- Know the company. Spend time thinking about the products of the company, how your job impacts the core of the business, and a few ideas of how you would do your job to solve an important problem. I remember being interviewed for a Pricing Analytics job and the interviewer asking me: How would you determine a price for this product? I didn't have a good answer and that's unacceptable. You should spend time thinking deeply about the problems the role would likely work on and be able to talk about it with some nuance. I should have spent time thinking about how pricing is normally set in that domain, thought through a few approaches, and researched their engineering blog to try to understand how they currently do it. There's a tremendous amount of information on the web that will help, you just need to be proactive in finding and absorbing it.
- Recognize that being technically qualified is only part of it. People will also give their feedback based on if they liked you or not. Project a good mood, be flattering to them and their company, demonstrate your excitement with the role and your humility in the opportunity. Someone is more likely to forgive a small technical deficiency of a person they like than rude behavior of a technically brilliant person. This is also true of your communications with the recruiter. Be overly polite, send follow up thank you's and express your gratitude at every opportunity (which should be genuine!).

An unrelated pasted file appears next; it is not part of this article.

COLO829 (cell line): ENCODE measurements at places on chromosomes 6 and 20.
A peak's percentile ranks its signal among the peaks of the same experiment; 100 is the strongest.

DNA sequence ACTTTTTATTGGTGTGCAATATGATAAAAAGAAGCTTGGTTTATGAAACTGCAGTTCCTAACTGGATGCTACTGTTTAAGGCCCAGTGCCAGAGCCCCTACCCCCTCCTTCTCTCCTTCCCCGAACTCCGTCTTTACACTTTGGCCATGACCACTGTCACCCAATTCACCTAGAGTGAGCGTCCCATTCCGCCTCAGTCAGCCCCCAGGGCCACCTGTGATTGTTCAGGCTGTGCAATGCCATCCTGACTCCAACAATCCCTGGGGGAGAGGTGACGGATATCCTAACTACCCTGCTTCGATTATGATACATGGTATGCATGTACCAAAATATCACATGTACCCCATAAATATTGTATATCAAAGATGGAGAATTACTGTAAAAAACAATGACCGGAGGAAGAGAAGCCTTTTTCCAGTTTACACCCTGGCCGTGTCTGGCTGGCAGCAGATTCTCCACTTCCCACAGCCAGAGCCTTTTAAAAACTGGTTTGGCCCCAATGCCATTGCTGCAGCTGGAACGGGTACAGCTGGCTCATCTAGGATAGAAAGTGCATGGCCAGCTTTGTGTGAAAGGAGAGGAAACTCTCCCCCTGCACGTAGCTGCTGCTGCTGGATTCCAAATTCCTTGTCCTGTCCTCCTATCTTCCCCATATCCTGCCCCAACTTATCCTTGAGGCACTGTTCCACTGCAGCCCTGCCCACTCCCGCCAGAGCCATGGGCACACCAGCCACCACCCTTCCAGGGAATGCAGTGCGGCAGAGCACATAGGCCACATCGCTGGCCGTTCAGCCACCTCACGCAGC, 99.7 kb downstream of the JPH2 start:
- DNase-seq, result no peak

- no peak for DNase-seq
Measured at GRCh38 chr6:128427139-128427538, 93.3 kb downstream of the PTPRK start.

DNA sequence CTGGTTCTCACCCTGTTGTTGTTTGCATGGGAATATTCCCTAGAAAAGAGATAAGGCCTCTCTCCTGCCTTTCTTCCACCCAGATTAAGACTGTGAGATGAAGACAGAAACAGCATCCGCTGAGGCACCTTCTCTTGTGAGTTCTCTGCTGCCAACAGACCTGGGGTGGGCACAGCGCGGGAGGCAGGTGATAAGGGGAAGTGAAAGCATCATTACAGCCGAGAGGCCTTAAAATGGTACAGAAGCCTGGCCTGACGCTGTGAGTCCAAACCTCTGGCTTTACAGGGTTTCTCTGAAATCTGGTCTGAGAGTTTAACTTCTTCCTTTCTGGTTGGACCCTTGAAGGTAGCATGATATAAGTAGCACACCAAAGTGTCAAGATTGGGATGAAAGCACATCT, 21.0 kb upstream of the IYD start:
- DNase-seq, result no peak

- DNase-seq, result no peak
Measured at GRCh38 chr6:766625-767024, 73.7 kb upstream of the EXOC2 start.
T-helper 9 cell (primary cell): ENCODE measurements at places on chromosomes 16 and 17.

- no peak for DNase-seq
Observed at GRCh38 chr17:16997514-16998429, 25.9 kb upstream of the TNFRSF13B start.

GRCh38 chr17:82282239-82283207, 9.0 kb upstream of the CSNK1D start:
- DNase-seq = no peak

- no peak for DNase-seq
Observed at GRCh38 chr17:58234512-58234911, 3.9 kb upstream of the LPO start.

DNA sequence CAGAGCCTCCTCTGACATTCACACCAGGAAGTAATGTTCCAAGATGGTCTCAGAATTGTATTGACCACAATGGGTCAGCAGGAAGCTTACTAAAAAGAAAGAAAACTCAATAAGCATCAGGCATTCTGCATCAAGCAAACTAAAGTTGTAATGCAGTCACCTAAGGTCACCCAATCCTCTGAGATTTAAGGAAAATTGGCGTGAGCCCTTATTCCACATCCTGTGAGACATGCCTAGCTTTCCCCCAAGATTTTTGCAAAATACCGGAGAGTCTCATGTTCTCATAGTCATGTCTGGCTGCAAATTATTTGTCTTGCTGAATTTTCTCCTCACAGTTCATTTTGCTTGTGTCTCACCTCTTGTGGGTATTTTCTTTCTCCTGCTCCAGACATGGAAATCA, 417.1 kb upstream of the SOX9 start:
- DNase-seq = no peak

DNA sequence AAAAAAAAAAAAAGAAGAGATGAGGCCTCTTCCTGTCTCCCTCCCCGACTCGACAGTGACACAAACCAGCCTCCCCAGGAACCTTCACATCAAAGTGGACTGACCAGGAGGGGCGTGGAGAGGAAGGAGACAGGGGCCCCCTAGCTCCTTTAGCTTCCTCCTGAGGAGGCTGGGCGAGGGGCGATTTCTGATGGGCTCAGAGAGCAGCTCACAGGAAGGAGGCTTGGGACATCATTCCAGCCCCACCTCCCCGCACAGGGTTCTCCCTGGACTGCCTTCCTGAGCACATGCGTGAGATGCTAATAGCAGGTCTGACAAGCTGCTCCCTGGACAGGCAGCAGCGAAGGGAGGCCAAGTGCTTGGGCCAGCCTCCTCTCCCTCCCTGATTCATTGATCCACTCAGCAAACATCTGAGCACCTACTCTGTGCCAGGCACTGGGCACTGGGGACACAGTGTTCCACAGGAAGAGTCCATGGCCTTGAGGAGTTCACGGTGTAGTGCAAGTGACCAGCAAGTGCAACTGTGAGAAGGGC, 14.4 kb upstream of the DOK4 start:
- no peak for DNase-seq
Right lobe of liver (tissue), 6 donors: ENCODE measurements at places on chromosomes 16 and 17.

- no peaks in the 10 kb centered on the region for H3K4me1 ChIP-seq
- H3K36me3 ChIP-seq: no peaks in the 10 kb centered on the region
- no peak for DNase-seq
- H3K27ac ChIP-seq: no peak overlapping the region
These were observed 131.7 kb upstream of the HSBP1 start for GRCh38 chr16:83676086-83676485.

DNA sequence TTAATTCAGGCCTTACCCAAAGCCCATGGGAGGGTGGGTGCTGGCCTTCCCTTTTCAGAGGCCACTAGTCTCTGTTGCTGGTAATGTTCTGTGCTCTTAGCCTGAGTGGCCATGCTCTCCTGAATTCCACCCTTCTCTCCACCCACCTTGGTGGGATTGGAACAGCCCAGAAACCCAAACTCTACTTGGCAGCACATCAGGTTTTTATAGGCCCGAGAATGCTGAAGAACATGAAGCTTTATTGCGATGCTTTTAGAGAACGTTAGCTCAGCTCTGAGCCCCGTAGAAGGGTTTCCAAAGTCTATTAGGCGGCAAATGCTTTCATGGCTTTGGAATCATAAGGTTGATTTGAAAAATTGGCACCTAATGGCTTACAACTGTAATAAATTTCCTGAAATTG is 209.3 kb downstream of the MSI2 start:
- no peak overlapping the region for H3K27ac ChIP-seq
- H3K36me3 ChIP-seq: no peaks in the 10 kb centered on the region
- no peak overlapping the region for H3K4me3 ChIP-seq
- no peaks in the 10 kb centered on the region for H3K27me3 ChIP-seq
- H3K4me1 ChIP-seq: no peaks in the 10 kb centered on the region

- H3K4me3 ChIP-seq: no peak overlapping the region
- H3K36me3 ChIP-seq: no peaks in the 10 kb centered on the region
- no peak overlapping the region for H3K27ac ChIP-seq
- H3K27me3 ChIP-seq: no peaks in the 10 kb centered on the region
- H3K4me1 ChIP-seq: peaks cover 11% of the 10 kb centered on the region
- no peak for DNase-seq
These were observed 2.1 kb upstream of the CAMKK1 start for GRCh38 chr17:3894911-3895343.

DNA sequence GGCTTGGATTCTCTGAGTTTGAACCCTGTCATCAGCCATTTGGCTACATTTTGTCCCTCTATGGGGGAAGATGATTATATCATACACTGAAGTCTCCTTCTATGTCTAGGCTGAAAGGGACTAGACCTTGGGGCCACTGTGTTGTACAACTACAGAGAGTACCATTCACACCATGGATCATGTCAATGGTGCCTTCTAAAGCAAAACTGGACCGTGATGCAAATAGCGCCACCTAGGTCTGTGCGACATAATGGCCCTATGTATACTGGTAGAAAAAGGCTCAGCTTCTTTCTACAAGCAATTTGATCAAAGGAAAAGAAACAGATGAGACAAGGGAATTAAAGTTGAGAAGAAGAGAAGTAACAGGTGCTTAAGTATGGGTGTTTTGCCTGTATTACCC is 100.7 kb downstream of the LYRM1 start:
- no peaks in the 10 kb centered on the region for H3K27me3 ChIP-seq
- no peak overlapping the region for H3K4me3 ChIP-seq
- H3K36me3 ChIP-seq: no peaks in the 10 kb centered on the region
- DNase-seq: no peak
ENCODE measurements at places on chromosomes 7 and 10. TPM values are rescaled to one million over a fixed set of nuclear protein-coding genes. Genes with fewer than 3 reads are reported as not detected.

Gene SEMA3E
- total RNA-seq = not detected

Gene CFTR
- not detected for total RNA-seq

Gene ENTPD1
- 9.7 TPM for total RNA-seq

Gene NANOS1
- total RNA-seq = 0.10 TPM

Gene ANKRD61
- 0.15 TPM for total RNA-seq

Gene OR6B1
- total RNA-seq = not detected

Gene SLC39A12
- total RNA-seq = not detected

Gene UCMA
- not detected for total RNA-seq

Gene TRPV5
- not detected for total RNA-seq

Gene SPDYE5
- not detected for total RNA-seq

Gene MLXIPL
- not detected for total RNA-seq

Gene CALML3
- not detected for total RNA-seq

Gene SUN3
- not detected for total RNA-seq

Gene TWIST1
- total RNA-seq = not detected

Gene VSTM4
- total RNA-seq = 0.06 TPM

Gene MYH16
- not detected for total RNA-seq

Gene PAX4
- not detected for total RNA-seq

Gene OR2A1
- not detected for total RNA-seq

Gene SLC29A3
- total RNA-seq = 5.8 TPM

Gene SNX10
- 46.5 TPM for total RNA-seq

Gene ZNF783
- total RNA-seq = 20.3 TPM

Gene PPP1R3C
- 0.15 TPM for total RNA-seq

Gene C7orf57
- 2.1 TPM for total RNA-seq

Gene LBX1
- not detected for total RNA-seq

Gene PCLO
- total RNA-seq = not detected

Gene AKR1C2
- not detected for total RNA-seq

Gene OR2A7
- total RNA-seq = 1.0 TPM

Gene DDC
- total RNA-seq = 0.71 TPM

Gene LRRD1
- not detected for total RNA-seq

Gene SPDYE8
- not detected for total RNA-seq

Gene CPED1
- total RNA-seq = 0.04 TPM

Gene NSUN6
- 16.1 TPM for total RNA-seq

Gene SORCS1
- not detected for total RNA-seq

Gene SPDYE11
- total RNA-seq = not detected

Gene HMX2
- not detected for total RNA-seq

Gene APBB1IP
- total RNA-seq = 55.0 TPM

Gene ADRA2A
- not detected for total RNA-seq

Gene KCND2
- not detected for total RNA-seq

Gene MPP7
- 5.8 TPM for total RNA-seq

- Recognize that interviews are meant to be hard and it's ok to struggle. The most important part is to not give up even when it feels like you're trapped and have no idea how to proceed. Do not allow yourself to get outwardly frustrated or dismissive. In those moments, you should say out loud what you're struggling with and the problem you've discovered. If your solution isn't working, explain why and try to figure out what part of it is leading to the failure. Often times they will give a gentle hint. The important part is to stay curious and talk it out. I've had several experiences where I left feeling embarrassed and sure that I bombed the interview only to hear feedback later that they thought I did well and wanted me to proceed to the next round. You just never know what they're thinking, so stay positive!
- Last, truly internalize the idea that a job rejection is not a judgment on your talent. The odds are that you will be rejected ... several times. But that's OK, because this is a big world and we know its a numbers game. Not everyone is a great fit for every job and team, even if they are technically excellent. Sometimes you get rejected because it wasn't a great fit, other times because you didn't perform well in an interview (even though you'd be great for the job) and other times for reasons you'll never understand. When you are rejected, allow yourself time to absorb any negative emotions and then reach out to both thank them and get feedback on how you could improve.